I get quite a lot of emails from hobbiest photographers who although may have been doing photography for a long time; are very new to photographing models. They are often nervous and unsure how to procede, worried about photoshoot ‘ettiquette’, unconfident with communications and overwhelmed with all the technical information and conflicting styles and opinions.
In addition, there often seems to be a huge pressure to come up with awe inspiring images and ground-breaking concepts, which is natural when we are flooded with so many fantastic photographs across the internet, billboards and in the pages of glossy magazines, but those photographers have years of experience, full teams of people working on ideas, locations, styling, make-up, huge budgets to play with and plenty of expert post processing.
I have tried it out behind the camera myself and realised how nerve-racking it can be to begin with!
If any of you reading are in that position, you should know, any good, experienced model will be fully understanding, patient and help you feel at ease.
It takes time and practise to get to understand lighting, composition, the various initially confusing settings on your camera and to feel relaxed working with, and actively collaborating with your model, but like anything; you get used to it and improve, gain confidence, try out varying styles and build your own personal finish, most likely with plenty of failures, learnings curves and big shake ups along the way. With personal work; it’s all about exploration, work in progress, personal achievements, challenges and enjoyment, but you need to go at your own pace. A huge thing I have learnt from modelling is not to compare yourself. It is great to look to others in admiration and be inspired, it drives you, but it’s unhealthy to compare yourself to the point of feeling flat. We must all focus on our strengths, our aims and just work to our best, with a positive attitude and open mind.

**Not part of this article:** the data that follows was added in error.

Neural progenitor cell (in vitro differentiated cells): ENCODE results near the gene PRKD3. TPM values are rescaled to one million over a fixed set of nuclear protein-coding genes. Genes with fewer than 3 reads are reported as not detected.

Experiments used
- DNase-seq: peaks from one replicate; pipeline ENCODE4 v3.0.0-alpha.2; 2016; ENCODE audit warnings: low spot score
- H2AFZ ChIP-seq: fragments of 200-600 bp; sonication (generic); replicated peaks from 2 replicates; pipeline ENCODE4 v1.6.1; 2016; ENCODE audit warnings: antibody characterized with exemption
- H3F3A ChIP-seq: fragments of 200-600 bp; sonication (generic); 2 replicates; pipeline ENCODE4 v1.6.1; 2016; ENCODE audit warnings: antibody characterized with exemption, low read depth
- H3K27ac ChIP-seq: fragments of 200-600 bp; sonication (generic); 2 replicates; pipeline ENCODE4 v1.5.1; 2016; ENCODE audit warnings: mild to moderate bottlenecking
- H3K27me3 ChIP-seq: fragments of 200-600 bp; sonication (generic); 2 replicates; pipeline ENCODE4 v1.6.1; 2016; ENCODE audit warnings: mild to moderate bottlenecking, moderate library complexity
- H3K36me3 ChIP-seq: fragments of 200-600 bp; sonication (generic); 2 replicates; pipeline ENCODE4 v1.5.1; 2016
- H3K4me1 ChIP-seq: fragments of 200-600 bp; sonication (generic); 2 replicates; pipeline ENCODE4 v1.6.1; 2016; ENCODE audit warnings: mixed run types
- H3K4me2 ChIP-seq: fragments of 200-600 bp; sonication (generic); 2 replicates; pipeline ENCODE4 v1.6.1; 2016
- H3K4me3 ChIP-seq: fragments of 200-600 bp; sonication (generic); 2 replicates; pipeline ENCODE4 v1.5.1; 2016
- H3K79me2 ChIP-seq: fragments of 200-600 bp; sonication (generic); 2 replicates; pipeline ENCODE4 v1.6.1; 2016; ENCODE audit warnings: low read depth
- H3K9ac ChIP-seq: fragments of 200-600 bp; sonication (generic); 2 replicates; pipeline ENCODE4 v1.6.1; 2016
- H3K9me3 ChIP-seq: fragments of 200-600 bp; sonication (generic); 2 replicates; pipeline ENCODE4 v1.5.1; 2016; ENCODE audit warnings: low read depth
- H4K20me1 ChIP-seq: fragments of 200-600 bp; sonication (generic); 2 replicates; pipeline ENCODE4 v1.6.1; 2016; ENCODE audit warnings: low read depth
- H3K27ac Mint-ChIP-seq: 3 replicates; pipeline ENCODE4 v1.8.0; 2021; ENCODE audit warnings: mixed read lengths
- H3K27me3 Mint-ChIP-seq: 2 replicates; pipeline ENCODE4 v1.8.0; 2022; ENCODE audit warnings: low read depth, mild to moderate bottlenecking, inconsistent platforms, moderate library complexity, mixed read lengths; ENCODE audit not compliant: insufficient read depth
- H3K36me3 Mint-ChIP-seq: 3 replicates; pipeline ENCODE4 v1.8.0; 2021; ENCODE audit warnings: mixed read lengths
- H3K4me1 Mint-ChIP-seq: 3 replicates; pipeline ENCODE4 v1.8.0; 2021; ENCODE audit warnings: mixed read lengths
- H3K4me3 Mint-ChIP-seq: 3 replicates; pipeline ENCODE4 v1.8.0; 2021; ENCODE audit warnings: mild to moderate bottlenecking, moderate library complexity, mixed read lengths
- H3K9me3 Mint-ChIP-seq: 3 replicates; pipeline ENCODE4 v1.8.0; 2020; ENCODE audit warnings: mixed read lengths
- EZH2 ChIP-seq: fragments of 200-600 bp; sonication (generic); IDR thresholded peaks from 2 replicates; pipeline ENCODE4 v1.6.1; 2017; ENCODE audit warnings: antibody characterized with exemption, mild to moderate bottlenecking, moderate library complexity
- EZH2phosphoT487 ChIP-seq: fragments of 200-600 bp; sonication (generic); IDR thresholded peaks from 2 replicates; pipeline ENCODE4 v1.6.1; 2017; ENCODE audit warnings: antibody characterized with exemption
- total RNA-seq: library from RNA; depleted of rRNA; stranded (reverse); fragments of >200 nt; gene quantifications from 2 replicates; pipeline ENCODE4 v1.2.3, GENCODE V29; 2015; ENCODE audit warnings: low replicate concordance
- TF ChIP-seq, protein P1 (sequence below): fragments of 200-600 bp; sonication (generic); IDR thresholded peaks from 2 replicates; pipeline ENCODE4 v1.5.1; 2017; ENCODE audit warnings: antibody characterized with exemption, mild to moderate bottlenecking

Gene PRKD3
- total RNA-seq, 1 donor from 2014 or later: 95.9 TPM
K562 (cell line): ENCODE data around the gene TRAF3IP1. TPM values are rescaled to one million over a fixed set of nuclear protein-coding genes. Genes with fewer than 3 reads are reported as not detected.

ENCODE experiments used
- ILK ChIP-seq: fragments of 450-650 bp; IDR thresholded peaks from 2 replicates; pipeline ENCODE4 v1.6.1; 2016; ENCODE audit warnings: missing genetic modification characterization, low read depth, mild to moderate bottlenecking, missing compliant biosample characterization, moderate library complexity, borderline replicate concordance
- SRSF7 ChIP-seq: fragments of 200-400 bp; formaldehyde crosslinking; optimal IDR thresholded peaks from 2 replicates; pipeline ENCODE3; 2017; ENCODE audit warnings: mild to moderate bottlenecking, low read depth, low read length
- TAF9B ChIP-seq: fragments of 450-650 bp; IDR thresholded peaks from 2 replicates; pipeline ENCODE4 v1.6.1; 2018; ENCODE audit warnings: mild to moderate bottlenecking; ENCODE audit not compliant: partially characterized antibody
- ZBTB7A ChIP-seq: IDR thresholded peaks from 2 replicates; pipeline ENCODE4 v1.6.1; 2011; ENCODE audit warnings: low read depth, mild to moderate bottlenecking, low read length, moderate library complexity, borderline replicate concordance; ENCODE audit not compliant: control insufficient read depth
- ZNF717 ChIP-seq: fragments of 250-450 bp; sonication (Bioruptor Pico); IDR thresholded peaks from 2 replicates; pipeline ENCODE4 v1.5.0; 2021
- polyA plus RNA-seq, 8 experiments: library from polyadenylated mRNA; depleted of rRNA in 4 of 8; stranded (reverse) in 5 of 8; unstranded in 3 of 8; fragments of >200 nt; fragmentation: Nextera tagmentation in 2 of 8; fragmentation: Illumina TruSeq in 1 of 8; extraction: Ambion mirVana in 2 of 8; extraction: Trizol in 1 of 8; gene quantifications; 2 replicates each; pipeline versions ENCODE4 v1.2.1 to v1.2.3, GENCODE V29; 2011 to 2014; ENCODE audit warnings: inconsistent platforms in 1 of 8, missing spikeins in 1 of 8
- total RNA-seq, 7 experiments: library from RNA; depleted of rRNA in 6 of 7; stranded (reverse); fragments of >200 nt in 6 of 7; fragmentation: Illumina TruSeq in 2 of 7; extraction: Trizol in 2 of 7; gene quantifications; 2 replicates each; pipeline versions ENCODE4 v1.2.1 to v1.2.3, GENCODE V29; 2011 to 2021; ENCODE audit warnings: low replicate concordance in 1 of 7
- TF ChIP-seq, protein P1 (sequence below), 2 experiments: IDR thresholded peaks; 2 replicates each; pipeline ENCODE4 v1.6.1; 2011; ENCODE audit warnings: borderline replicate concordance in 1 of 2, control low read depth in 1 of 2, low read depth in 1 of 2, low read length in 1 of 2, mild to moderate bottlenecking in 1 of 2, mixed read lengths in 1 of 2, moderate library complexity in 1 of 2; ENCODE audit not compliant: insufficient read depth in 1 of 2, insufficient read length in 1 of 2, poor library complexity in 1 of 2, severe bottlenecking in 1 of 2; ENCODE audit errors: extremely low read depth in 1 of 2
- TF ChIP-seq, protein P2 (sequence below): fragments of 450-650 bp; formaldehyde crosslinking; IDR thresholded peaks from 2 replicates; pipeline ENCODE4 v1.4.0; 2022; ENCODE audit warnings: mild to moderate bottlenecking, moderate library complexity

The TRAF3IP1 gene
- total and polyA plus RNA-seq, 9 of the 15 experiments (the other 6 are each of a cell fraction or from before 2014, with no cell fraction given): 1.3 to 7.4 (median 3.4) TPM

I’m really inspired by these images by Clive Turrell, who had his first two studio shoots with me. After being interested in photography for a long time, he bought a Digital SLR 5 years ago and started photographing people, architecture, nature and landscapes, but to help introduce him to studio & model photography, he booked a training course at Pauls-Studio, near Reading. Paul has taught many (now professional) photographers, being able to offer complete expertise or just little bits of help where needed, and is honestly one of the most accomodating, easy going and considerate studio owners I know.
Clive was pretty nervous at first but got into the swing of things, and has recently sent me some of the results which I think are terrific for someone so new. It just shows that with the right guidance to hand at the start and a patient, experienced model; you can come up with great results, and we’re already booking in our third session to experiment with more lighting styles, interesting outfits and fresh ideas 🙂